When shopping for a car I was told that I have an R9 from old credit card. The card was canceled over a $25 late fee from 1.5 years ago (which is now $125 from interest). I spoke with the credit card company several times back in 2006 and was told that the charge would be pulled off my bill. I have been going in circles between the credit company and the collection agency today to try and dispute the charges. My credit has taken a large dip because of the R9. Would it make any difference (to my credit score) by just paying the collection company? Or would the R9 still be there?
If you pay the R9 account, the record of the delinquency will still remain on your credit report!
An “R9” status (frequently called a charge-off) is a credit report status that represents a trade-line that is severely delinquent (more than 6 months behind) and is a “ding” on your credit report. If it is inaccurate and you pay the account off, the trade-line will simply say closed or paid in full, but the history of delinquency will remain.
If the account is indeed inaccurate, you should contest the accuracy of the report directly with the three largest credit bureaus and petition to have it removed.
According to the Fair Credit Reporting Act, all trade lines can be reported on each of the credit bureaus. However, the reporting agencies must update and keep accurate data in their credit files. If there is erroneous information (like a collection account, that you believe is inaccurate), you must notify them (typically through a certified letter) and then wait one reporting cycle (90 days) for the errors to be removed.
Three major credit bureaus offer credit reports. Contact them directly if there is something that you want added or removed:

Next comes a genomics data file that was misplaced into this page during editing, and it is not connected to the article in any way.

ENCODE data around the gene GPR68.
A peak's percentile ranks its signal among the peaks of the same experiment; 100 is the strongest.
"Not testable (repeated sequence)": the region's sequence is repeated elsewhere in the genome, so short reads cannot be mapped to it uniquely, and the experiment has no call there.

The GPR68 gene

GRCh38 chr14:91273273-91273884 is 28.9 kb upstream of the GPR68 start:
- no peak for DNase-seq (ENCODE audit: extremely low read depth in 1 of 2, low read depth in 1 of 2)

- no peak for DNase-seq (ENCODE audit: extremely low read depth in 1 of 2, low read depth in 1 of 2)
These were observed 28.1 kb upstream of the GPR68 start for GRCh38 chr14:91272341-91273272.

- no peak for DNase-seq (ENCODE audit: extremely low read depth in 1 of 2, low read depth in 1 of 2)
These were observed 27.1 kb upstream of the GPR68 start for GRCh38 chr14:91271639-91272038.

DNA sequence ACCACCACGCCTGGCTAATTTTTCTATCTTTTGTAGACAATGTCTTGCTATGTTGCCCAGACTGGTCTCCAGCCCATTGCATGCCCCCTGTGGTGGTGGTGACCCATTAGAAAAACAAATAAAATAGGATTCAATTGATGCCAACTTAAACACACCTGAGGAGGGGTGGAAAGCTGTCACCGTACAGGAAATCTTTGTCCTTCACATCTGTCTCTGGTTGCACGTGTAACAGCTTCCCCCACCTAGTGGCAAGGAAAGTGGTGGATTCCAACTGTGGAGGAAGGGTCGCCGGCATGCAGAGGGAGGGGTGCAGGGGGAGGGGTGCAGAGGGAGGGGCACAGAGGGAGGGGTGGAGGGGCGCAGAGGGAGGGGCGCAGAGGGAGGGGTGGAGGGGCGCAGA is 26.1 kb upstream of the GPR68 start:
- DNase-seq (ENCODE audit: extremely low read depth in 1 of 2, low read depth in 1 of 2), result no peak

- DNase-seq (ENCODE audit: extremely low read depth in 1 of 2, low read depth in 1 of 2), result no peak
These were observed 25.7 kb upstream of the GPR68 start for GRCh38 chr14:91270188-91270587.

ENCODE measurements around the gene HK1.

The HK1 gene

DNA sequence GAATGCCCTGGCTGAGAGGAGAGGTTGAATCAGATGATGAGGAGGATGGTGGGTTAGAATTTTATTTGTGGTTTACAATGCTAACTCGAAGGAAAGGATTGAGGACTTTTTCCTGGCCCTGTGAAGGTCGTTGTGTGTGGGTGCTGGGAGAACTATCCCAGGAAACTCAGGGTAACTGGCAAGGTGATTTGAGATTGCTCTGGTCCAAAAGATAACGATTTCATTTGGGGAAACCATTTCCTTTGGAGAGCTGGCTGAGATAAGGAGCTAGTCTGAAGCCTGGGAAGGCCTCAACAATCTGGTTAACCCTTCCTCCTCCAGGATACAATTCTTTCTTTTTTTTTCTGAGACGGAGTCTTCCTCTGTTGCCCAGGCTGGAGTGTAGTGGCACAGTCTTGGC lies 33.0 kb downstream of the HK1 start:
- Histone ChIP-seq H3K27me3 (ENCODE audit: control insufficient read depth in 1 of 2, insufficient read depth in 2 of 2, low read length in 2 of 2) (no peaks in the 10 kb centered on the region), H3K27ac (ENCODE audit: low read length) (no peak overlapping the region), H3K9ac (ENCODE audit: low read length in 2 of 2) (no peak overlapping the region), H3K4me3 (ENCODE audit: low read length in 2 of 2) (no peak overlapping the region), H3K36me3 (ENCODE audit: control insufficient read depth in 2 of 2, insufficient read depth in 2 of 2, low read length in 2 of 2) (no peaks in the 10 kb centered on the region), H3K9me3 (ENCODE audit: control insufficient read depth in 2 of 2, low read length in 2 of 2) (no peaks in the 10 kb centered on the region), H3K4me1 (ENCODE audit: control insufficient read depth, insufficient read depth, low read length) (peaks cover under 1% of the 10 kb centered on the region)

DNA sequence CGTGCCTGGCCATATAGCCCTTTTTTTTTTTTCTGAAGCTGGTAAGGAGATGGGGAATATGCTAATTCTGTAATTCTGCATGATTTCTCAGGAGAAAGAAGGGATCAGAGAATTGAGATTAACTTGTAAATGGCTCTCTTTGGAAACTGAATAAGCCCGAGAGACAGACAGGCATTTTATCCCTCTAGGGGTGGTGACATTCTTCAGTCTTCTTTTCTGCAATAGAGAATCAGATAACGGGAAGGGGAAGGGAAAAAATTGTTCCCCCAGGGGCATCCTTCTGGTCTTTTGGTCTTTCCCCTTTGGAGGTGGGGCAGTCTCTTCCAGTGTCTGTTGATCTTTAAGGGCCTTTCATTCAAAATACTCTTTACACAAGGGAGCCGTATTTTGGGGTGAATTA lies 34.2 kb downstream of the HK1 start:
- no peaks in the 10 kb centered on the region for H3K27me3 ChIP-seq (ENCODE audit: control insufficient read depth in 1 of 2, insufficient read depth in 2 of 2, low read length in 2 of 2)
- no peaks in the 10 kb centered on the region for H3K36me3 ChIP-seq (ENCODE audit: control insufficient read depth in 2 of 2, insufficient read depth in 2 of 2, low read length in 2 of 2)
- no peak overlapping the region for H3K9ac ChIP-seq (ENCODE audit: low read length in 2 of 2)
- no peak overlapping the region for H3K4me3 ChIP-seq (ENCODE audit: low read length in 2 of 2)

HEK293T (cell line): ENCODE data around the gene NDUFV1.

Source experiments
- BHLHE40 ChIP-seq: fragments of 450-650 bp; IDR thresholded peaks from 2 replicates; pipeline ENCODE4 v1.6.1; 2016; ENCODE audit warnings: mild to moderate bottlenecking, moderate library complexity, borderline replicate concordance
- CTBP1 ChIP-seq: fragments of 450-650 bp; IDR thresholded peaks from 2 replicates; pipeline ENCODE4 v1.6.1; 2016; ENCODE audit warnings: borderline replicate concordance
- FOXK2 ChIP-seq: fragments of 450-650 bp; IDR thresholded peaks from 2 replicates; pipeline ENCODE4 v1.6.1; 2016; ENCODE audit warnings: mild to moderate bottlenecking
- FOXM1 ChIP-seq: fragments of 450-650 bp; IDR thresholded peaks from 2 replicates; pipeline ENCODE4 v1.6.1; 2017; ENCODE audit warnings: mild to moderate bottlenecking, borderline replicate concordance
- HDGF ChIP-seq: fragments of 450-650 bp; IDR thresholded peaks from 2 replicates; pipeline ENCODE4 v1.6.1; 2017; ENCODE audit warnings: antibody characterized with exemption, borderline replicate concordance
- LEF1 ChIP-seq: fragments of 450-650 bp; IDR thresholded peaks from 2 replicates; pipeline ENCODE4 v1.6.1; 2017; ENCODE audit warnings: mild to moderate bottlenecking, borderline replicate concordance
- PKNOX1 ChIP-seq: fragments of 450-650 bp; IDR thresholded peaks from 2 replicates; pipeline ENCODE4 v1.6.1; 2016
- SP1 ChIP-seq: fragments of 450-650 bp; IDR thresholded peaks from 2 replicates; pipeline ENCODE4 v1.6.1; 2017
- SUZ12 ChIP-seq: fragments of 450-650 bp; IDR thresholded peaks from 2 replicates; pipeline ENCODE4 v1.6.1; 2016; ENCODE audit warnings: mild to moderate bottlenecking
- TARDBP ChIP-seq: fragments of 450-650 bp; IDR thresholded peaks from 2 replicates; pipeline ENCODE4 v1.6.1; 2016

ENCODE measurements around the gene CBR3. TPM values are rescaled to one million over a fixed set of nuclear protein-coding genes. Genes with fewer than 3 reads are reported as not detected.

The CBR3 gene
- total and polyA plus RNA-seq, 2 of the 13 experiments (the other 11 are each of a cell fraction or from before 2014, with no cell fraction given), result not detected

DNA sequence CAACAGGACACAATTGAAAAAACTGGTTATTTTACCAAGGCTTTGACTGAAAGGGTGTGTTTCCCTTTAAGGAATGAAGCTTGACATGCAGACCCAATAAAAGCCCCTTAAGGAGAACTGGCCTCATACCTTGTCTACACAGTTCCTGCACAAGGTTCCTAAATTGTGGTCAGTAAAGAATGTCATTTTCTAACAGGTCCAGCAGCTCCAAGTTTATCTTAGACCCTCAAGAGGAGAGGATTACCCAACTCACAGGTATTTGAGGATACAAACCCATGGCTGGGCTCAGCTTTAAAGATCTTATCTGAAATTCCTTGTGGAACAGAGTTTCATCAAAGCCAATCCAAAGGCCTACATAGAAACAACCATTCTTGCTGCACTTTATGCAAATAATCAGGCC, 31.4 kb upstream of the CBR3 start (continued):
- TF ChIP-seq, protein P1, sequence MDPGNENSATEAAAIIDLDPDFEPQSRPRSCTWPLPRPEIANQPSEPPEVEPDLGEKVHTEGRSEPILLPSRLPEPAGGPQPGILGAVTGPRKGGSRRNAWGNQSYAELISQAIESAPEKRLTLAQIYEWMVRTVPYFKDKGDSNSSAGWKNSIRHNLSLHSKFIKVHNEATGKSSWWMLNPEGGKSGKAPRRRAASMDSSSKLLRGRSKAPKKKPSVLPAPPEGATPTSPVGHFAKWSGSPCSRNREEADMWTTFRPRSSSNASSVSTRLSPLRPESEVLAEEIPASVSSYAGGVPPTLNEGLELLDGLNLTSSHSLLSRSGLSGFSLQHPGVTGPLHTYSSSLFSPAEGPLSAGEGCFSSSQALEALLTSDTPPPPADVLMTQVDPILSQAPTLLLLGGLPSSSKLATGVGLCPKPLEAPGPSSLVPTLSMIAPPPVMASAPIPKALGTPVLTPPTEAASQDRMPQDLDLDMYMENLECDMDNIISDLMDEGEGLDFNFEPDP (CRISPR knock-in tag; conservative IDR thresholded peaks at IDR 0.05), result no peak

Since you are asking about credit updates, you might also be interested in how your credit score is calculated. Your credit rating is calculated based on several variables, including: your payment history (do you have any late payments, charge-offs, etc.), the amount and type of debt that you owe, if you have maxed out any of your trade lines, and then several other secondary factors like the length of your credit history and how many recent inquiries have been made to look at your credit history. Paying off delinquent or maxed out trade-lines will almost always help your credit score.
There are five key factors that go into calculating your credit score, with certain items carrying more weight than others. These factors are as follows:
While you cannot realistically calculate your own credit score, you can review your credit report for on the five factors I named above to get an idea of whether the accounts listed on your credit report are hurting or helping your credit score. You can then take action to improve any potential problems, such as paying down your balances or paying off collection items.
Also, factors such as age, sex, income, and length of employment, have no direct affect on your credit score, and are not considered when the bureaus calculate your score. Keep in mind that for most lenders, your credit score is only one aspect, albeit an important one, of your overall “credit worthiness,” meaning the creditor’s view of your ability to repay a loan. Your income, for example, is not considered in the calculation of your FICO score, but most lenders will ask you what you earn to analyze your ability to repay the loan. Even if you have an 800 FICO score, if your income is only $10,000/year, a lender will probably not loan you a large sum of money, because despite your past credit habits as measured by your FICO score, the lender can see that you probably cannot afford to repay the loan.
If you would like to learn more about credit reports, credit scoring, and what it means to you, I encourage you to explore the wealth of material offered by the Bills.com Credit Information page.
I hope this information helps you Find. Learn & Save.